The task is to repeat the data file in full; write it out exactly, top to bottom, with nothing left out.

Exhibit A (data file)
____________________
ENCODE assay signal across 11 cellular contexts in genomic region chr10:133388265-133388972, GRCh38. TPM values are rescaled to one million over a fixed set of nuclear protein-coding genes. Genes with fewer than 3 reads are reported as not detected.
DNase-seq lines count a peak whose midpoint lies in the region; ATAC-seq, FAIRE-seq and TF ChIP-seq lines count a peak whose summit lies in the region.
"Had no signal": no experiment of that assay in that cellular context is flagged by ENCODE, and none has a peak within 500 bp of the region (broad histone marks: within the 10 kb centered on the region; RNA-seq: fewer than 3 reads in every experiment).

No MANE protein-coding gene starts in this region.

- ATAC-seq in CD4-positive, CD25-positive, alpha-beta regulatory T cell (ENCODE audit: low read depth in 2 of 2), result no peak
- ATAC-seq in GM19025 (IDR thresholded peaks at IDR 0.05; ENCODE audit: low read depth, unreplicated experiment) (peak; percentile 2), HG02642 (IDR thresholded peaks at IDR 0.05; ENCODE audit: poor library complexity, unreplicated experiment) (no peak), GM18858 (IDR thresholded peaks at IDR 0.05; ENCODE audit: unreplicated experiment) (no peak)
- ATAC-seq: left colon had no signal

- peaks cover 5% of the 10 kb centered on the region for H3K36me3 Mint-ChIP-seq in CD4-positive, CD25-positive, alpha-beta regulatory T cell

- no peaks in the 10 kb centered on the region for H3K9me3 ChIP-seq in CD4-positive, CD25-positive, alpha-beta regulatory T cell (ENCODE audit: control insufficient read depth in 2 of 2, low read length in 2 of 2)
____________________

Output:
ENCODE assay signal across 11 cellular contexts in genomic region chr10:133388265-133388972, GRCh38. TPM values are rescaled to one million over a fixed set of nuclear protein-coding genes. Genes with fewer than 3 reads are reported as not detected.
DNase-seq lines count a peak whose midpoint lies in the region; ATAC-seq, FAIRE-seq and TF ChIP-seq lines count a peak whose summit lies in the region.
"Had no signal": no experiment of that assay in that cellular context is flagged by ENCODE, and none has a peak within 500 bp of the region (broad histone marks: within the 10 kb centered on the region; RNA-seq: fewer than 3 reads in every experiment).

No MANE protein-coding gene starts in this region.

- ATAC-seq in CD4-positive, CD25-positive, alpha-beta regulatory T cell (ENCODE audit: low read depth in 2 of 2), result no peak
- ATAC-seq in GM19025 (IDR thresholded peaks at IDR 0.05; ENCODE audit: low read depth, unreplicated experiment) (peak; percentile 2), HG02642 (IDR thresholded peaks at IDR 0.05; ENCODE audit: poor library complexity, unreplicated experiment) (no peak), GM18858 (IDR thresholded peaks at IDR 0.05; ENCODE audit: unreplicated experiment) (no peak)
- ATAC-seq: left colon had no signal

- peaks cover 5% of the 10 kb centered on the region for H3K36me3 Mint-ChIP-seq in CD4-positive, CD25-positive, alpha-beta regulatory T cell

- no peaks in the 10 kb centered on the region for H3K9me3 ChIP-seq in CD4-positive, CD25-positive, alpha-beta regulatory T cell (ENCODE audit: control insufficient read depth in 2 of 2, low read length in 2 of 2)